ITHACA, N.Y. — Cornell has been awarded a $26.8 million grant from the Bill and Melinda Gates Foundation to launch a broad-based global partnership to combat stem rust, a deadly wheat disease that poses a serious threat to global food security.
Wheat, which is one of the world’s primary food staples, accounts for about 30 percent of the world’s production of grain crops.
Scientists estimate that 90 percent of all wheat varieties planted around the globe are susceptible to the virulent new wheat stem rust type, known as Ug99.
More than 50 million small-scale farmers in India rely on wheat for their food and income; other vulnerable regions include Pakistan, East Africa, China, the Middle East and North Africa.
The Gates Foundation-funded partnership, the new Durable Rust Resistance in Wheat
project, will bring together 15 institutions to combat the emergence of deadly new variants of stem rust that can spread quickly, reducing healthy wheat to broken, shriveled stems.
The partners will focus on developing improved rust-resistant wheat varieties to protect resource-poor farmers, as well as consumers from catastrophic crop losses.
Ronnie Coffman, a Cornell professor of plant breeding who is director of international programs at Cornell’s College of Agriculture and Life Sciences, revealed the grant at a meeting at wheat research facilities in northwest Mexico used by the International Maize and Wheat Improvement Center.
Coffman will direct the consortium of global partners while Rick Ward, previously a wheat breeder with the improvement center and Michigan State University, has been hired by Cornell as the project coordinator.
“The rust pathogens recognize no political boundaries, and their spores need no passport to travel thousands of miles in the jet streams.
“Containing these deadly enemies of the wheat crop requires alert and active scientists, strong international research networks and effective seed supply programs,” said Nobel laureate Norman E. Borlaug, who developed the “green revolution” wheats beginning in the 1940s and is credited with bringing radical change to world agriculture and saving hundreds of millions of lives.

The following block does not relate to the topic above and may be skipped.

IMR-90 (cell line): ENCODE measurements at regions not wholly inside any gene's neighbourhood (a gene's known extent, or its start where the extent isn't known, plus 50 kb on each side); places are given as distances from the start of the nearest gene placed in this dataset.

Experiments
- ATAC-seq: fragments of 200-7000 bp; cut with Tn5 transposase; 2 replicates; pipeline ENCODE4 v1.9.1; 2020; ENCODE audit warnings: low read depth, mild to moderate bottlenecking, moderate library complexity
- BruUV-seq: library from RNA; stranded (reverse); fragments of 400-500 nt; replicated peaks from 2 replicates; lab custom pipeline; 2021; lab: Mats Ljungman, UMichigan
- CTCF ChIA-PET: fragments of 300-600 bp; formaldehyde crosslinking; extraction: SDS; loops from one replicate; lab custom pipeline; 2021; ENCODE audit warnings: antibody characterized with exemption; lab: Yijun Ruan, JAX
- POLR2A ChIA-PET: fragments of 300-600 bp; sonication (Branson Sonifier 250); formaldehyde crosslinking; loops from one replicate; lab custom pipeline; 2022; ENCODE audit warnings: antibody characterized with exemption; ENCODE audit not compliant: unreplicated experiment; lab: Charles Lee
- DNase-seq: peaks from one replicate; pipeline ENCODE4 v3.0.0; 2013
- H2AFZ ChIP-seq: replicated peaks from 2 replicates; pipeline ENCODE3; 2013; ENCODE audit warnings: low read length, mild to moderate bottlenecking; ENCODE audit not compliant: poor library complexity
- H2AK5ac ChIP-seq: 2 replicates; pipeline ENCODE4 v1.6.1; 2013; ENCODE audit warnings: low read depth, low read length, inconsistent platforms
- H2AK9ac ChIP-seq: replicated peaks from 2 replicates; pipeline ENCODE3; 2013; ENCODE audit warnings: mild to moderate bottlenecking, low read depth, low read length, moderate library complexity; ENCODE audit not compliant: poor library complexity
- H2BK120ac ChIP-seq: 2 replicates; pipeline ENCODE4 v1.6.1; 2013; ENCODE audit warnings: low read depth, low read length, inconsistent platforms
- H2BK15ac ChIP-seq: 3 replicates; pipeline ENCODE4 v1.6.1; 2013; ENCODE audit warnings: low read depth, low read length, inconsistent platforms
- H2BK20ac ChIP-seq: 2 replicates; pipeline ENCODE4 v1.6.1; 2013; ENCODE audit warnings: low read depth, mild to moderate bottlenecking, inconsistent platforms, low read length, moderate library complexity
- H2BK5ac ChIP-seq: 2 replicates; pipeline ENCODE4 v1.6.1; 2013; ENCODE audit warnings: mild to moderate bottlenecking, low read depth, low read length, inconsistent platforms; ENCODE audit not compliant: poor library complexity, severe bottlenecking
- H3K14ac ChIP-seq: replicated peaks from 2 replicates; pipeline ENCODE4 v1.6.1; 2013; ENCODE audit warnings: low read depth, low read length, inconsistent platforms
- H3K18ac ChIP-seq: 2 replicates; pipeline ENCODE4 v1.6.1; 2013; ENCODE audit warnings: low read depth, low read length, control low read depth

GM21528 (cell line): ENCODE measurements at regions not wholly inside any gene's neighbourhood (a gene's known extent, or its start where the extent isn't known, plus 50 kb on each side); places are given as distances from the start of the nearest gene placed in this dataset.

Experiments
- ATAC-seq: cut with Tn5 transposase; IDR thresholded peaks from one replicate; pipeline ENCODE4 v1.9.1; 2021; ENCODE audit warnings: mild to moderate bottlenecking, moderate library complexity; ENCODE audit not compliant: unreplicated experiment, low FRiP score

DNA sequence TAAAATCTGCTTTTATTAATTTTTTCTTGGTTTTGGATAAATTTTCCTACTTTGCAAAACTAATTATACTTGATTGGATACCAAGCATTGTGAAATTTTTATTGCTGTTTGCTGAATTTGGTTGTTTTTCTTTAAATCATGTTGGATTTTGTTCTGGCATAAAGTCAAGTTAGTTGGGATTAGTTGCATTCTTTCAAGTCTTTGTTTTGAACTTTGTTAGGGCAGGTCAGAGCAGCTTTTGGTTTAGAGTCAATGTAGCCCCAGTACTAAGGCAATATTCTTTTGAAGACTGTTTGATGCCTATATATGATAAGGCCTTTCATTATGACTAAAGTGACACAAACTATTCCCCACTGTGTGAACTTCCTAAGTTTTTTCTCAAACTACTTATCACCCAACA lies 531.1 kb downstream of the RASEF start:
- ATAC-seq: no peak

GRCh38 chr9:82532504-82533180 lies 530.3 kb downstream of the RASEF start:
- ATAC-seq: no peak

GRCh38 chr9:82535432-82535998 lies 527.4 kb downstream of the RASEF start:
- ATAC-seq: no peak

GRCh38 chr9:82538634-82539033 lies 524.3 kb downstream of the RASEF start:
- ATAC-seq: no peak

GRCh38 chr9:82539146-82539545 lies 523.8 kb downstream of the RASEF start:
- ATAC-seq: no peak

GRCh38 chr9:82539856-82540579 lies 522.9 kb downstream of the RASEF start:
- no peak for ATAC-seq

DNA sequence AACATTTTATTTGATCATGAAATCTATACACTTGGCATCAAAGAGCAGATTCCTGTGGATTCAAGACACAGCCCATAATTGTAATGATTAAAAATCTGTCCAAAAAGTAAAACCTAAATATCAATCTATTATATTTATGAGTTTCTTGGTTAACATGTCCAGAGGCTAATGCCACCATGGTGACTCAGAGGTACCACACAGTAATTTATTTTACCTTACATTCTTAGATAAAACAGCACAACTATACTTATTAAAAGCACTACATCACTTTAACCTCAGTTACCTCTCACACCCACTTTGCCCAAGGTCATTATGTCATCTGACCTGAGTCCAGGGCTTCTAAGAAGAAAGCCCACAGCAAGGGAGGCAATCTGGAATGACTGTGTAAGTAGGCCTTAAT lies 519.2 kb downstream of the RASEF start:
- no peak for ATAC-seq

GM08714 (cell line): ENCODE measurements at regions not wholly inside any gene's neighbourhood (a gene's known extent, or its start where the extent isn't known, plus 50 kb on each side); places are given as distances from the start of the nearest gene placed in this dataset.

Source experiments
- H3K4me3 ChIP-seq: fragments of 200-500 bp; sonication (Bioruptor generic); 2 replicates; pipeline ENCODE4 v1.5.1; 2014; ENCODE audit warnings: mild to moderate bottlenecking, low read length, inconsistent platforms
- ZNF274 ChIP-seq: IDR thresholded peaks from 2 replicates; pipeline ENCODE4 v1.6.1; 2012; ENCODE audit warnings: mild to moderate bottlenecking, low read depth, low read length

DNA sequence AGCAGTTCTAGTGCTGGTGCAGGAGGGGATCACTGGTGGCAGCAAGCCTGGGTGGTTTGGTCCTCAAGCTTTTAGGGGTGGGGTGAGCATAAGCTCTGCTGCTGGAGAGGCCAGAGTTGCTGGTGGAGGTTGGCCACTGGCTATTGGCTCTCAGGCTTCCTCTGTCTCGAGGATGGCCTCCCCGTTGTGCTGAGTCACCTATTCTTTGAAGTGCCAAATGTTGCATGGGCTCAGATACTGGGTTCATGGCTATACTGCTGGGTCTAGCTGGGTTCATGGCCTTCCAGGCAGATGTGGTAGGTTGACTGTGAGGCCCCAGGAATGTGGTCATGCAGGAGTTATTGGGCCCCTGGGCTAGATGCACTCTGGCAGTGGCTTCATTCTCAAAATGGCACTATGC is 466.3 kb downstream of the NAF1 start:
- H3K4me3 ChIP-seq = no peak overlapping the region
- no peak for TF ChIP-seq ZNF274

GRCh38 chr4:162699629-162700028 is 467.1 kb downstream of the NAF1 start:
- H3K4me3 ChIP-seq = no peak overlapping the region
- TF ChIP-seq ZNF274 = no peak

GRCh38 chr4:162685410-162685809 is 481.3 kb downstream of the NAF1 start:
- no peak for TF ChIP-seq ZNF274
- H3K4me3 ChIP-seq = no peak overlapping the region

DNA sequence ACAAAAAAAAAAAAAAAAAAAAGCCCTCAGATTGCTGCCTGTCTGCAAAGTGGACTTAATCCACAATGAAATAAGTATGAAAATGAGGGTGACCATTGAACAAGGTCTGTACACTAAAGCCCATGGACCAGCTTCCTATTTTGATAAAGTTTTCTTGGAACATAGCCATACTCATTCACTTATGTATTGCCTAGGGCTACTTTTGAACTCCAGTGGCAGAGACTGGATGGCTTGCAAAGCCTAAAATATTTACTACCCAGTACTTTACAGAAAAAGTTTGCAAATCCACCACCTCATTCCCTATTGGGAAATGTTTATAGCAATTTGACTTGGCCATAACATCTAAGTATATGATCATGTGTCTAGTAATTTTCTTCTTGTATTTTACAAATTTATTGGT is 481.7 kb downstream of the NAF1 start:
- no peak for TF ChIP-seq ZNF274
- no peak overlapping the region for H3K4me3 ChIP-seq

“Containing these deadly enemies of the wheat crop requires alert and active scientists, strong international research networks and effective seed supply programs.”
Norman E. Borlaug
Borlaug, who was in Mexico for the grant announcement, continued, “The new wheat project is a critical component in building an effective research and development response to the current stem rust threat, and can help avert a global rust pandemic that can rob tens of millions of tons from production.”
World awareness of the highly feared wheat disease is largely due to Borlaug’s advocacy, most recently through the Borlaug Global Rust Initiative, which will work closely with the new wheat project.
The program will enlist the Ethiopian Institute for Agricultural Research and the Kenya Agricultural Research Institute to be key research sites to develop new resistant varieties, in collaboration with scientists at the International Maize and Wheat Improvement Center, the International Center for Agricultural Research in the Dry Area in Syria and the International Rice Research Institute in the Philippines.
The U.N.’s Food and Agriculture Organization and advanced research laboratories in the United States, Canada, China, Australia and South Africa will also collaborate on the project.
The Gates Foundation has to date committed more than $700 million in grants as part of a broad agricultural development strategy aimed at providing millions of small farmers in the developing world with tools and opportunities to boost their productivity, increase their incomes and build better lives.
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